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Missouri Attorney General Opens Investigation Into Intoxicating Hemp Products



“When purchasing products, Missourians have a right to know if they will be subject to serious and potentially dangerous side effect.”

By Rebecca Rivas, Missouri Independent

Missouri Attorney General Andrew Bailey (R) launched an investigation into four companies Wednesday as part of an effort to crack down on intoxicating hemp products.

The problem, according to Bailey, is the products in question—such delta-8 edibles and vape pens—are not clearly labeled to indicate that they’ll get you high.

“When purchasing products, Missourians have a right to know if they will be subject to serious and potentially dangerous side effects,” Bailey stated in his press release, “like psychotic episodes, severe confusion, hallucinations and other life-threatening problems.”

Intoxicating hemp products are completely unregulated but can still be sold in places like bars and gas stations—because hemp is federally legal.

However, everyone from the companies making these products to stores selling them to elected officials want to see age restrictions put in place by the state, along with label and testing requirements.

Two Republican lawmakers have proposed legislation to do that, but the bills would also likely ban a majority of the intoxicating hemp products currently on the market—putting hundreds of companies out of business.

The large divide in how regulations should happen has essentially tanked the bills’ chances of making it to the governor’s desk.

Bailey seems to be joining the push to regulate the products. However, it’s unclear exactly who he’s targeting.

Bailey issued a “civil investigative demand,” which are essentially subpoenas, to CBD Kratom Connect LLC of St. Louis, a company that several leaders in the hemp industry say they’ve never heard of and which has virtually no online presence indicating it is operating in Missouri.

Some wonder if Bailey meant to target CBD Kratom, which is one of the largest intoxicating hemp companies in the state and country.

When asked for clarification, Madeline Sieren, spokeswoman for the Attorney General’s office, said: “Unfortunately because the investigations are ongoing, I cannot comment beyond what is written in the CIDs.”

Also based in St. Louis, CBD Kratom has over 60 retail locations throughout Chicago, Dallas, Houston, New York, Philadelphia and St. Louis. And it has no connection to CBD Kratom Connect, the company’s owner David Palatnik told The Independent Thursday.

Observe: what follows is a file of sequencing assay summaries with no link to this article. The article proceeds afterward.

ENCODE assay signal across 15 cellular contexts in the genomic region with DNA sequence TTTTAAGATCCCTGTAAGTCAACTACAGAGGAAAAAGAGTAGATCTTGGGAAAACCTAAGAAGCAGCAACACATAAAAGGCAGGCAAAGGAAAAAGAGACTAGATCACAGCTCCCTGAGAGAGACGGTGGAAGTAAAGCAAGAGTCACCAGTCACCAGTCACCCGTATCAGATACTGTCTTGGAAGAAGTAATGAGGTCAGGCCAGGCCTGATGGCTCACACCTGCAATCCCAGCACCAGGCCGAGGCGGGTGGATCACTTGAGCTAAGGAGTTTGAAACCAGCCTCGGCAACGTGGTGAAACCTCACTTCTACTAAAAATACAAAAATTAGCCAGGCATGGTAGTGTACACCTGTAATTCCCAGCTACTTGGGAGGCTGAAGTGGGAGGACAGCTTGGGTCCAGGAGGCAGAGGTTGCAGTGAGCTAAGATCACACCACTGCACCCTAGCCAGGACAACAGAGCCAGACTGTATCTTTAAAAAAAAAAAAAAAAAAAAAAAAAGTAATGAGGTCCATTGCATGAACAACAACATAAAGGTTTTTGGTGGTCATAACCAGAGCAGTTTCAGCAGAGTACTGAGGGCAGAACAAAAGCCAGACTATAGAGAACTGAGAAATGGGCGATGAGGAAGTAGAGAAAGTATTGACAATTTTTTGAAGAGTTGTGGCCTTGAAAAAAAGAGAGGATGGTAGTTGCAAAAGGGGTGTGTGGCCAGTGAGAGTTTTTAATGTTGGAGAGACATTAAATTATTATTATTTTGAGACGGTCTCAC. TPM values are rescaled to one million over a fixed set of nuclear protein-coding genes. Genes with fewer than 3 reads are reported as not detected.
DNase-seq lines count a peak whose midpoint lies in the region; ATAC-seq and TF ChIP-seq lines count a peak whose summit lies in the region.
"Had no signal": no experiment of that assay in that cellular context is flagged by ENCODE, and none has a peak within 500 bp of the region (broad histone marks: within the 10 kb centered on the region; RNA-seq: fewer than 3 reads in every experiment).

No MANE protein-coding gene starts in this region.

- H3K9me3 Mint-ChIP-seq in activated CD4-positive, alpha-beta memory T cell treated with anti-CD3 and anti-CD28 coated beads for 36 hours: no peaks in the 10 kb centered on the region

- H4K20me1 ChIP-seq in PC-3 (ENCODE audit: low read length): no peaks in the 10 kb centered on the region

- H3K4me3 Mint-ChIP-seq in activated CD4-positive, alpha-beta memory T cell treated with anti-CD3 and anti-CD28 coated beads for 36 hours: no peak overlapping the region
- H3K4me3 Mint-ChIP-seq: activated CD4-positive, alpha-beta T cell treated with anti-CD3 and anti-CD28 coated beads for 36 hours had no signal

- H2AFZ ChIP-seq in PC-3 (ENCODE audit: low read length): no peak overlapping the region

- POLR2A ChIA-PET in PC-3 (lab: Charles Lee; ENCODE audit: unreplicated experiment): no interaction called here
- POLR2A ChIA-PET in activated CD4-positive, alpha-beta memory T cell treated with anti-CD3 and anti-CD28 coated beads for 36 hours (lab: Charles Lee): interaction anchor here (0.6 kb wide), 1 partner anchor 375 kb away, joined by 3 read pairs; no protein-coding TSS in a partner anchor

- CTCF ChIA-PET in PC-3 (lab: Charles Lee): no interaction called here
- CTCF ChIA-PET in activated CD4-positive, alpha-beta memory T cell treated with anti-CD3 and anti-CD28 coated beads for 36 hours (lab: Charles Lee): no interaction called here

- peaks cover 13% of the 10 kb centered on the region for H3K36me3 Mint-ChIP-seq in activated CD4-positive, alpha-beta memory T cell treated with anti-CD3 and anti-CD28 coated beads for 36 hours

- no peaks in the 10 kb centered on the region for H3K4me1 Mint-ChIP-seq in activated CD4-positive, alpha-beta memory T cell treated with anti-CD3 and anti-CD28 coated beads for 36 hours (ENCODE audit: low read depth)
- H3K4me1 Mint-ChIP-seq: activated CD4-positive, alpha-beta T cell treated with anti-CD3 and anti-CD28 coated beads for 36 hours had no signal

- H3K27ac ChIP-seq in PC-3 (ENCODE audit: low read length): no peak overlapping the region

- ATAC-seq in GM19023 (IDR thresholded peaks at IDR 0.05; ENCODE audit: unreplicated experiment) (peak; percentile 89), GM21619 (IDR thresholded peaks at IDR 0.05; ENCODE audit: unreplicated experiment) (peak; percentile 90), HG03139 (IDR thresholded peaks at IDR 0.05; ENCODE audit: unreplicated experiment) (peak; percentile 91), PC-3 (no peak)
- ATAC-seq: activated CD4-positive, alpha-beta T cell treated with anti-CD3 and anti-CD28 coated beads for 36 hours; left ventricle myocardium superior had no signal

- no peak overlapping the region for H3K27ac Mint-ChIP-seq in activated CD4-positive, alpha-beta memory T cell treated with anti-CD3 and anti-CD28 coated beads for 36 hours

During hearings regarding the proposed legislation, Palatnik testified in support of banning products that look like candy and are attractive to children—the exact issue Bailey is hoping to address by the investigations.

“It’s an issue in the industry that some people sell child-looking packaging that is also fraudulent and is also a violation of federal laws,” Palatnik said. “So we’d agree with the attorney general on that front.”

His company ensures all its products have transparent labeling, he said. Palatnik says he opposed the legislation proposed in the Missouri General Assembly because of the harmful impact it would have on hemp businesses.

On Wednesday, Bailey also ordered an investigation into American Shaman, one of the largest intoxicating hemp companies in the state and country.

Vince Sanders, owner of American Shaman, told The Independent Thursday that his company makes gummies and chocolates made with hemp-derived THC, but they’re sold in child-proof containers, similar to what is required by state law for marijuana products.

“They all say ‘21-plus,’” Sanders said. “If you’re in one of our stores, you actually have to sign a document that says you understand that these are psychoactive.”

Sanders has also been a vocal and influential opponent to the proposed legislation.

Two individuals also received investigation notices from Bailey: Cara Buchanan with Smoke Smart LLC in St. Louis and Tariq Zeiadeh with Vape Society Supplies in Columbia.

An employee at the Smoke Smart location in St. Peters said Buchanan no longer owns the business or lives in Missouri, and the current owners do not operate as Smoke Smart LLC. Zeidadeh has not responded to a request for comment.

In his press release, Bailey states that he’s received reports that businesses were “potentially violating the Missouri Merchandising Practices Act, which grants Missourians the right to a marketplace free from fraudulent or deceptive business practices.”